Teaching/Parental Notes:

    Age:15 and up (for reading level rather than content)
    Gender: Either
    Sex: None
    Violence: Death by poisoning, death by blunt force trauma, kidnapping.
    Inappropriate Language: Damn
    Substance Use/Abuse: Smoking
    Other Issues: Character describes having impersonated a stereotypical Asian man, included use of yellow face paint, pinning of eyes and racist accent.

    Notable Quotables:

    "If there is a thing I truly despise, it is being addressed as 'dearie.' When I write my magnum opus, A Treatise Upon All Poisons, and come to 'Cyanide,' I am going to put under 'Uses' the phrase 'Particularly efficacious in the cure of those who call one 'Dearie'"
  • (3/5)
    Flavia is certainly an interesting character - precocious, curious and bold. Throughout the book I had moments when her offbeat wit was enjoyable and other times when I simply didn't like it at all. By the end, there still weren't any warm-fuzzies towards her, but I did learn to accept her. Even so, following Flavia around to solve the mystery was engaging. Her knowledge of chemistry added a unique flavor to the book and mixed in with the plot nicely. The book has been well-received by other readers.Originally posted on: Thoughts of Joy
  • (4/5)
    Full review on my blog.This is a pleasing little murder mystery by Alan Bradbury set in rural England during the early 1950s. You've got to love Flavia de Luce. She is something akin to an 11 year old female Sherlock Holmes before he honed his deductive skills. She's brilliant but still too full of her own cleverness to spot enough of her mistakes early enough to stay out of trouble. Her head is also full of a riot of information, jostling for attention so much that the important clues sometimes get lost in the chaos.Stamp collecting is at the heart of Sweetness at the Bottom of the Pie. Flavia's father is very keen on them. The mystery begins when a dead snipe is found with a Penny Black pinned to its beak. Later Flavia discovers a man expiring in the cucumber patch. Her father is arrested and accused of the murder. It is up to Flavia to clear his name using her extraordinary brain, her genius for chemistry and sheer pluck. More of these books featuring Flavia and co are planned. I'll be adding them to my to-read list forthwith.
  • (3/5)
    It took me 16 days to get through this 374 page book... that’s ridiculous, since I normally read a book in 2-3 days. I don’t know why, but I just wasn’t all that in to it. I liked it when I was reading it, but when I put it down I had almost no desire to start again. I finally switched to audio and managed to finish it on my walk today. Flavia is great, and the mystery was interesting enough. It could be that cozy mysteries are not for me.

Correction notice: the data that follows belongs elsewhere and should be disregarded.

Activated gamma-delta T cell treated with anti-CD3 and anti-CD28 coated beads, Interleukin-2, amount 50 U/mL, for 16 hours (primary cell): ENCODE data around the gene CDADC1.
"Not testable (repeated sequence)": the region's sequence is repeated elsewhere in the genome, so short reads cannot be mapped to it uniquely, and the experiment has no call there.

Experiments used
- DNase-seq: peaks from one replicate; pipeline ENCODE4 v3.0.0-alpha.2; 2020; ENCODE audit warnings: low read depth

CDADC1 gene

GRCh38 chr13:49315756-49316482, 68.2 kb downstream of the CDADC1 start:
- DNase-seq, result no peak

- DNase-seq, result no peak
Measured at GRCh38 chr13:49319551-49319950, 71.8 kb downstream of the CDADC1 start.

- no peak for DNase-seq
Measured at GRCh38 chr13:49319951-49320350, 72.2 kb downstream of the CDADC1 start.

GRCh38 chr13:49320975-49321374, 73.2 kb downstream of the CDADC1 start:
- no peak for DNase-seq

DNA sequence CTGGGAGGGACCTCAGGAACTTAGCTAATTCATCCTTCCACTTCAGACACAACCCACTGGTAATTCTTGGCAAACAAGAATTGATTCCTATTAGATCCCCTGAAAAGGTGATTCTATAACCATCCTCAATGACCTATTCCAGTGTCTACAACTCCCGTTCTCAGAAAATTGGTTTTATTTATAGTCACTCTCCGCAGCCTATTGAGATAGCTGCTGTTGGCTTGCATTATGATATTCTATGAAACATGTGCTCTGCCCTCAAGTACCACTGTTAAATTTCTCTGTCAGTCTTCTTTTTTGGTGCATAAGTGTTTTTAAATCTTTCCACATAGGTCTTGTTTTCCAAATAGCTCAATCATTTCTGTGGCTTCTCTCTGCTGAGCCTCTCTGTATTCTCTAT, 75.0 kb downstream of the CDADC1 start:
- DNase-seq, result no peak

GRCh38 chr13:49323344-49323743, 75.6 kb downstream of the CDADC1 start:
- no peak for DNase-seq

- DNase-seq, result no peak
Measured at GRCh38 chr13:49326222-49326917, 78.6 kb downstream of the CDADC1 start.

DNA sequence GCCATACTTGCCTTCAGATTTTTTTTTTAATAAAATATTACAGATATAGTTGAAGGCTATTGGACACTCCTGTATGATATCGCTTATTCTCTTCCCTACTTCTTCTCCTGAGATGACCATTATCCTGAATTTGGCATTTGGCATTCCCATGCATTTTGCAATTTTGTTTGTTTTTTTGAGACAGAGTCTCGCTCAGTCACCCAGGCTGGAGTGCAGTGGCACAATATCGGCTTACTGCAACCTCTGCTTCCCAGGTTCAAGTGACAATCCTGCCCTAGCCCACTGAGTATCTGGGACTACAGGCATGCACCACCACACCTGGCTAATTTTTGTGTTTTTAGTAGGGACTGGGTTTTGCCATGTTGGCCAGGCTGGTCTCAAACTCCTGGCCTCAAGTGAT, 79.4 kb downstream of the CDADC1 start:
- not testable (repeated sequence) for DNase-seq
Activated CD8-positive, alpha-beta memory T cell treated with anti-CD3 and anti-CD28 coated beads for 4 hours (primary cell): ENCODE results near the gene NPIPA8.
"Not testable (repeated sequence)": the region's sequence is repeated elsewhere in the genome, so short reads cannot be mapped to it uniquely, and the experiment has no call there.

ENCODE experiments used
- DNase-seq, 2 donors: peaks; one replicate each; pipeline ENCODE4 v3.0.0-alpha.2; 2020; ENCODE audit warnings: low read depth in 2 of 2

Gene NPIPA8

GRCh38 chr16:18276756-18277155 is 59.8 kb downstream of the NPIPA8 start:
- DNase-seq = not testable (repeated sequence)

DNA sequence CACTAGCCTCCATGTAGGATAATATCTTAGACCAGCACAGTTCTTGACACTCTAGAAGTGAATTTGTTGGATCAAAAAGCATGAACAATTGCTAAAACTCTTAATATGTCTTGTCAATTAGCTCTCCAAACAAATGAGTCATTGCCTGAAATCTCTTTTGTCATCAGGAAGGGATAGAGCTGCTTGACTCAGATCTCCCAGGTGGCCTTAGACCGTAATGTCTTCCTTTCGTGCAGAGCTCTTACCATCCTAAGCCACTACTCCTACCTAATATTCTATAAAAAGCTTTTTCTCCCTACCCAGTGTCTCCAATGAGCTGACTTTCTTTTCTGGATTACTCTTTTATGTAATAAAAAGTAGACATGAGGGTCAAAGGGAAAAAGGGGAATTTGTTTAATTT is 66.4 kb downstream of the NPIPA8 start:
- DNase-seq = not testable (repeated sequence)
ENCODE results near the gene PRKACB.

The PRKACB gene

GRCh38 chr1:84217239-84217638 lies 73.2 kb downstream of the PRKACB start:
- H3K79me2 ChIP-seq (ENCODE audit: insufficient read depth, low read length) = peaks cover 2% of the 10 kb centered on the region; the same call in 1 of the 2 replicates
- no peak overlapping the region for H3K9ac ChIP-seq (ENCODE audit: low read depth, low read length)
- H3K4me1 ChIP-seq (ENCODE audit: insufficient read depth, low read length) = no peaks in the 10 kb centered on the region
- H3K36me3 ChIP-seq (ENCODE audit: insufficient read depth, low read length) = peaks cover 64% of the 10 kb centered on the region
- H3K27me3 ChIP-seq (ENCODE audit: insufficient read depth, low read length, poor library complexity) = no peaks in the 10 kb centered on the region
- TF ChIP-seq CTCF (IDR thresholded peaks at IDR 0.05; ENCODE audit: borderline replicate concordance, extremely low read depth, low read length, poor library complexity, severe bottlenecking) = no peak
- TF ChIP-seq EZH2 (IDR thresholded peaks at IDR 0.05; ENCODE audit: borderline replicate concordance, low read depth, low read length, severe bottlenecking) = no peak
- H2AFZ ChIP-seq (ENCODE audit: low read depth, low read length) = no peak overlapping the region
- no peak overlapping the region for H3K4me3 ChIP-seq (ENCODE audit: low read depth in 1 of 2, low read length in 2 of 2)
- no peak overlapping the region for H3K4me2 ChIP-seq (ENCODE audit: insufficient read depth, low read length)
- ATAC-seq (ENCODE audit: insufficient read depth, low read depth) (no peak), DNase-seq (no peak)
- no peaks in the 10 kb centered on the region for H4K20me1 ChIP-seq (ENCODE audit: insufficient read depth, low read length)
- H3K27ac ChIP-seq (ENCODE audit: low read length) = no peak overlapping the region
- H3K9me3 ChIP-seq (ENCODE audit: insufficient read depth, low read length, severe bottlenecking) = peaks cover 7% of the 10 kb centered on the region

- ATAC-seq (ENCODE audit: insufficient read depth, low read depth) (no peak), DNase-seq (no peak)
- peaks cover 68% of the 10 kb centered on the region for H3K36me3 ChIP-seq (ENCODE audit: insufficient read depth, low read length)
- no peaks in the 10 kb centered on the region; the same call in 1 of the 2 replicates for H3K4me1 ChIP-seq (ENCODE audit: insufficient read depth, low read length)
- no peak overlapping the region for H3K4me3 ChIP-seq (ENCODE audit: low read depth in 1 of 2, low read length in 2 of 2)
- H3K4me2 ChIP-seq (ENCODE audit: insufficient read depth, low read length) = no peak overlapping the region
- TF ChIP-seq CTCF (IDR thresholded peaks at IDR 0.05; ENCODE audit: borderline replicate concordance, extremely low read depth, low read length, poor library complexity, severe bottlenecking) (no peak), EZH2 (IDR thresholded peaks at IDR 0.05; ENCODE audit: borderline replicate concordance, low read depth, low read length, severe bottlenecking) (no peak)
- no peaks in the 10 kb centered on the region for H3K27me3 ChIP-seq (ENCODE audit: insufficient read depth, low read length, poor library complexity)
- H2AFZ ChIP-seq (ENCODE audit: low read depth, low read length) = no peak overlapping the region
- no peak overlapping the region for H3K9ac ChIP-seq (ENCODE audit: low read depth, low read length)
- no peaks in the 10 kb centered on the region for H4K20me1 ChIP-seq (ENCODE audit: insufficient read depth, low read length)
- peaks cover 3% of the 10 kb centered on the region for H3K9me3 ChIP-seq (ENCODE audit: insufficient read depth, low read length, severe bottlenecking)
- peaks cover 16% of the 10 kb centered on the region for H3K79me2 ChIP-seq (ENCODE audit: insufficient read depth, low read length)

• (4/5)
    Whoa lots of impressive vocabulary words for an 11-year-old narrator -- and I loved it! Flavia de Luce is a precocious investigator and budding chemist who puts me to shame with her self-assuredness and tenacity. I liked her a lot, even though I didn't feel an immediate kinship with her (for instance, like I did with Anne of Green Gables). Still, she's a spunky little heroine and it was impossible not to root for her. AND, try as I might, I didn't manage to figure out the mystery before she did -- she was a step ahead of me all the way!
  • (5/5)
    This book could very well be the Harry Potter of YA mystery books. Set in 1950 England, the book's heroine, Flavia de Luce is sure to steal your heart. A precocious eleven-year-old with a love of chemistry, Flavia finds herself in the midst of a murder mystery. She sets out to solve the crime and clear her Father's name. In the process, she discovers more about her parents and about herself than she had bargained for.The writing is excellent and flows with great ease. The Advance Reading Copy I received was 370 pages long, but moved at such a quick pace that it felt half that. This book was one that lingered in my thoughts even after I'd pause and put it down. The humor is perfectly adapted to be well in line with Flavia's character. The mystery unfolds expertly, never divulging too much, keeping the reader interested, and all the way seeming absolutely reasonable. I dislike crime novels that string a plot along until the mystery is solved and everything tidied up in the last 5 pages. This book is nothing of the sort. Bradley delivers snippets of information in small doses, so the reader feels that they, along with Flavia, are uncovering the truths in a natural way. I, for one, cannot wait for Bradley's next book featuring more adventures with Flavia.The Sweetness at the Bottom of the Pie is a great read, one I'm positive that both my mother and my 11-year-old nephew will enjoy as much as I did. I am getting this in the mail right out to them, so that they may be entranced with Flavia and Bradley's writing.
  • (4/5)
    Though I have read other books in this series this book is the first in the series. It did a good job of showing the main characters off and was very good but they get better.
  • (4/5)
    I love Flavia. A fun mystery set after WWII in the U.K. - Flavia is a geek girl chemist who solves crimes. Worth a read.
  • (4/5)
    While I don't technically consider myself a mystery-lover, I really enjoyed this book a lot! I listened to it on audio, which probably contributed quite a lot to my enjoyment. The narrator was delightful! I suspected that I knew the answer to the mystery quite early on--but I was wrong! That pleased me to no end--I don't want to figure out the mystery way ahead of the protagonist! However, I hesitate to give five full stars to this, simply because Flavia (our main character) is SO into chemistry that it felt a little too "sciency" for my tastes. I mean, it made complete sense to the story... I just tend to tune out when things get really technical. Other than that, Flavia is quite an enjoyable character, and she's brilliant as well as mischievous and funny. She sounds like just the kind of 11 year old girl I'd have been friends with at that age.